wrecked with the fret less weirdness, Although some funk stuff was really cool. Obviously everyone

knows that at least on the first album, Rodgers !?!? came up with a good amount of guitar parts. That

explains some of the generic rhythm parts. However live, not unfortunately when I saw them, but certain

other shows I have, Page really played some amazing B-Bender stuff. As others have said, this project

sounded great on paper. And Rodgers, for all his "stodginess", and simple lyrics, always sang well.IMO

you had to wait till Outrider before Page was blazing again. Remember that Page had likely stopped

practicing in any professional way since the mid-70's. Composing songs, sure, but regular sustained

practice ?? Maybe before the FIRM tour, but years of decline.

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The band I was in at the time were very Zeppelin and Free influenced. When we heard about the Firm, we were going 'ah shit, that's us done, then.' When we actually heard the Firm there were sighs of relief all round! 

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Well I don't know the entire GUITAR history of Free, but when Paul Kossof(f) was at the helm and

playing solos, IMO he was in much better shape than Page in the Firm, and Iv'e heard great live stuff.

Page was still rebuilding his chops and he needs a strong rhythm section. Chris Slade was really good

but Tony Franklin didn't always anchor the boat. If you go back and listen to some live Page Yardbirds

stuff, you will hear some of the same problem. A certain amount of  Page's riffs and rhythm guitar need

strong foundations, not Tony Franklin veering into Zappa Territory. And as great as Page is, I'm not

sure he is consistently an equal rhythm player to Hendrix, Townsend, Richards, or even EVH. Before you

attack me, listen to some live Roth-era VH. Just like Page and Hendrix, Halen is often making up parts

as he goes along. When I saw the Firm live, Page just stuck to the studio parts, with weakly improvised

solos.

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You make some good points Mithril46. Jimmy likes to float over a rock-solid rhythm section and be "tight but loose." When the bass is a bit loose as well, it can end up sounding messy. I think the Firm was partly a vehicle to get Jimmy out playing again. Maybe without that, he wouldn't have had the confidence to do Outrider. The fact that Jimmy has never even done a guest spot on one of Rodgers solo tours suggests that the musical partnership is pretty much dead.

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It's really true that Jimmy himself regarded the Firm as a musical rehab project, but the problem

remained that he was once the legendary guitarist  for Zep. And regardless with that came huge

expectations, which in Jimmy's own words frightened him. Even at Zep's peak, Page said he could

only play great 1/3 of the time. All this likely spiked the drug/alcohol issues. And even as late as

the last P/P tour, Page was still ignoring natural sleep habits and hitting those bottles of Jack's.

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You make some good points Mithril46. Jimmy likes to float over a rock-solid rhythm section and be "tight but loose." When the bass is a bit loose as well, it can end up sounding messy. I think the Firm was partly a vehicle to get Jimmy out playing again. Maybe without that, he wouldn't have had the confidence to do Outrider. The fact that Jimmy has never even done a guest spot on one of Rodgers solo tours suggests that the musical partnership is pretty much dead.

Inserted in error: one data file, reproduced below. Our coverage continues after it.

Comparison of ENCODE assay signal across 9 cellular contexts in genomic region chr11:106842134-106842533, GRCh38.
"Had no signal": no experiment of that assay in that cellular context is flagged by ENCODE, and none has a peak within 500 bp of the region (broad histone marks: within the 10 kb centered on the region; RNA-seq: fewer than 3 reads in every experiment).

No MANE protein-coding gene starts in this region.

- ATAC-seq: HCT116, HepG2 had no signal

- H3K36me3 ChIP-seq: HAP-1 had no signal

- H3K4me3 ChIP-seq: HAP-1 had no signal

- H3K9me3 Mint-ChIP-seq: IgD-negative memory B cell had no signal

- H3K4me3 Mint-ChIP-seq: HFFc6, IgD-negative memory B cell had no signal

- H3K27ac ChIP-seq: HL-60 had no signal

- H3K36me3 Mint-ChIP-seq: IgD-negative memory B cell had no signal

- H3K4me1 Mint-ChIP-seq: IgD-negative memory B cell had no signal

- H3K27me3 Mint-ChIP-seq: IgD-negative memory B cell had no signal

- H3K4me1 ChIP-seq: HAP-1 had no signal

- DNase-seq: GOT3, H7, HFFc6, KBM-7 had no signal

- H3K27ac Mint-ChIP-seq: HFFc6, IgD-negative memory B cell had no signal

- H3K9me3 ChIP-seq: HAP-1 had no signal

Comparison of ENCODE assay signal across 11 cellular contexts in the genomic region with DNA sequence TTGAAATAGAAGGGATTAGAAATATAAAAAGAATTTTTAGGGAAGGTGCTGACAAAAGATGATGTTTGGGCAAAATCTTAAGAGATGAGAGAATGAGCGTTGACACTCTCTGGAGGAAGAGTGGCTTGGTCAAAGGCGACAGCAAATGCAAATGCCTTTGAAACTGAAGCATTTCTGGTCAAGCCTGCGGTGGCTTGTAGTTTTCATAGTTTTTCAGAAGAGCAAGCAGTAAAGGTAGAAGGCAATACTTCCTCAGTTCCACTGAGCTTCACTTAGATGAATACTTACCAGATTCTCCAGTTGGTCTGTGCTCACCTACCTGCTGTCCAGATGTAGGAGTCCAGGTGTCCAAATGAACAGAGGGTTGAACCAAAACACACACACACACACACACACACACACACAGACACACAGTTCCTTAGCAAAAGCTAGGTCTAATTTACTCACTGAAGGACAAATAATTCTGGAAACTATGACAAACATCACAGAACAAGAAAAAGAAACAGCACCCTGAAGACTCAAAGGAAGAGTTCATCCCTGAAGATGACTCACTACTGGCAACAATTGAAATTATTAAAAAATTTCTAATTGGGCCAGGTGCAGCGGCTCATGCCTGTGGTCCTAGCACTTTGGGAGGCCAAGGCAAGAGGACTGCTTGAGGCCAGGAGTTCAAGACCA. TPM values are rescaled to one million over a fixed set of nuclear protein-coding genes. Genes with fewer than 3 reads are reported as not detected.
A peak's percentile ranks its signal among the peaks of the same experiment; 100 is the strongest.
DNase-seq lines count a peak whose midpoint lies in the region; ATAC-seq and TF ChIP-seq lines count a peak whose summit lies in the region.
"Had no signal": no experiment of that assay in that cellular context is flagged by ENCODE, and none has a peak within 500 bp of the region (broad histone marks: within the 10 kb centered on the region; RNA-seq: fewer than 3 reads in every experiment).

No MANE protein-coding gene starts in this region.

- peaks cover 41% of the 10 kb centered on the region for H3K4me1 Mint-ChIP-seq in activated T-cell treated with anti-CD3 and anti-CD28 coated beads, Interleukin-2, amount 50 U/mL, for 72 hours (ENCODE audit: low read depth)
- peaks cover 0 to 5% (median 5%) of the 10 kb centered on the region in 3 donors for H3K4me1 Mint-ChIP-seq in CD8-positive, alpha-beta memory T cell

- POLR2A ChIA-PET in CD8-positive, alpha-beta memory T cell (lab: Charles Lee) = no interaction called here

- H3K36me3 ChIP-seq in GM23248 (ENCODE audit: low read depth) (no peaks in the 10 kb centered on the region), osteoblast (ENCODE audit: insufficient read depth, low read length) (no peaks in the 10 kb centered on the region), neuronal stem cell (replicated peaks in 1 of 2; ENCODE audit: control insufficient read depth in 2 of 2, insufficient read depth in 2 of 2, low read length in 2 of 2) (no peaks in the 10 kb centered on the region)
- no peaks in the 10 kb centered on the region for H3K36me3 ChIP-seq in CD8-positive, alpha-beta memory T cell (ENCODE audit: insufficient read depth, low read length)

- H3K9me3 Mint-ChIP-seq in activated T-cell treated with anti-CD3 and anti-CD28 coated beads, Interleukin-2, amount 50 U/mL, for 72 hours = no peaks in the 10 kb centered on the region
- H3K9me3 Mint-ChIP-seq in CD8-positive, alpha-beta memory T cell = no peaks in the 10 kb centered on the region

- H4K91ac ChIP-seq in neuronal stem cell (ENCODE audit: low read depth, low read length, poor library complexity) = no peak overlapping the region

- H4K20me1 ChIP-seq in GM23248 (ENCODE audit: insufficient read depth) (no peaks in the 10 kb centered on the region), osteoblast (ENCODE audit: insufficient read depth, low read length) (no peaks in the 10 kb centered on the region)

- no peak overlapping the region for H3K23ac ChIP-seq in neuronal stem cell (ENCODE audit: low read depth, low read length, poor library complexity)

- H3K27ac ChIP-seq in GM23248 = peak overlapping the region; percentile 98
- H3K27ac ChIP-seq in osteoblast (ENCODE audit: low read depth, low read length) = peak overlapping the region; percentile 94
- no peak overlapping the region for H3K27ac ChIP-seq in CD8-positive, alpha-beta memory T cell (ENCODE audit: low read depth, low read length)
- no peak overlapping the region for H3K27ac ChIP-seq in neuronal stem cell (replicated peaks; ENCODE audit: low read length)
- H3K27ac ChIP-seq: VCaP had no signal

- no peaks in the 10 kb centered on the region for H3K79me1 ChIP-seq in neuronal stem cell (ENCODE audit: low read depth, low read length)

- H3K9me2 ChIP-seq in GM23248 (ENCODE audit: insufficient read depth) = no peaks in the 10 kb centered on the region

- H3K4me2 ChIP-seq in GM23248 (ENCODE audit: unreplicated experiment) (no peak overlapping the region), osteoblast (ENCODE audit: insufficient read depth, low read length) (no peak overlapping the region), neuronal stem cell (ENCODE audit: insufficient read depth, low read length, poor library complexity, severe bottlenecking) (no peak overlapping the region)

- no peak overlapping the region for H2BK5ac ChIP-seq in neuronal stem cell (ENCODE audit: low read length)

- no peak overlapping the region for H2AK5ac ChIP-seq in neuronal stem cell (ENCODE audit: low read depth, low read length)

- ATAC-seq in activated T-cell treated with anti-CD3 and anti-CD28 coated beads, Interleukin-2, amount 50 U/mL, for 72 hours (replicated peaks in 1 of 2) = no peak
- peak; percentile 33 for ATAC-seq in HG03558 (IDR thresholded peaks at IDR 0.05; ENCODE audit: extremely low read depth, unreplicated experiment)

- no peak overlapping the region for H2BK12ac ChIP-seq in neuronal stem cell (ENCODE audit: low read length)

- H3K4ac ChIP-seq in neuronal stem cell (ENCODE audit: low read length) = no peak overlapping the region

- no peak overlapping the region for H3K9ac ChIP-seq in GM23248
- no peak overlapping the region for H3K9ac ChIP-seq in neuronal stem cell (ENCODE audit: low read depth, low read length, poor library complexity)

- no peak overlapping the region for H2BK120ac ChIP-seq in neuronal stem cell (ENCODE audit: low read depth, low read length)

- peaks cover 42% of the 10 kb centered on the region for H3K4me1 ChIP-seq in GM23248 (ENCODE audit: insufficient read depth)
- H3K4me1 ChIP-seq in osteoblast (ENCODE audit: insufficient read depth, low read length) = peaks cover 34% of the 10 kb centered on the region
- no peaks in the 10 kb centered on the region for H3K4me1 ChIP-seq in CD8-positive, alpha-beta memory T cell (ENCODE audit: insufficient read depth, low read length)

Jimmy tried to get Pino Palladino (studio, John Mayer, and The Who) to join The Firm on bass but he passed. If he accepted, the band would have sounded quite different.

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Absolutely, there are literally a few dozen supergroups which never worked. So many times there are

large egos involved, incompatible personalities, virtuoso players who must keep demonstrating their

prowess instead of playing for the song, etc.. Interestingly enough I consider Page very much a team

player, but his alcohol/drug problems have probably limited his desire ability. Plant on the other hand

seems to have become a Svengali type figure, mainly choosing yes men to follow his orders.

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I ws a Sophmore in HS when The Firm's first LP came out. I remember catching some shit & my buddies making fun of Radioactive,,,, but I really did like the LP and remember convincing my friends after several listening parties and smoking lots of bongs that it was good as well. 

The 2nd Firm LP, well..... at least weeds still good!

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I ws a Sophmore in HS when The Firm's first LP came out. I remember catching some shit & my buddies making fun of Radioactive,,,, but I really did like the LP and remember convincing my friends after several listening parties and smoking lots of bongs that it was good as well. 

After I taped The Firm's Hammersmith show off the radio  I used to play it to all my friends at listening parties that I held at my house and many sincerely thanked me for playing it for them, hearing them live made all the difference; doing Midnight Moonlight, Make or Break Closer, Full Circle  etc, it was the first time a lot of us had heard The Firm performing live, and it was very eye opening.

Edited by luvlz2

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Absolutely, there are literally a few dozen supergroups which never worked. So many times there are

large egos involved, incompatible personalities, virtuoso players who must keep demonstrating their

prowess instead of playing for the song, etc.. Interestingly enough I consider Page very much a team

player, but his alcohol/drug problems have probably limited his desire ability. Plant on the other hand

seems to have become a Svengali type figure, mainly choosing yes men to follow his orders.

Can't say I disagree with any of your thoughts. I often wonder with Jimmy's old "habits" if bridges were
burned? I know he's became clean and that's key, but sometimes relationships be it professional or
whatever can't be repaired. 
But I agree with Jimmy being a team player. When he was re-mastering the re-mastered re-masters haha :P  

he mentioned checking with Jones and Plant in regards to the material that would go into the finished product.
He easily could've just said to hell what you want. Now John Paul Jones - he's one I don't know much about
on his professional working relationships with other musicians outside of Zeppelin.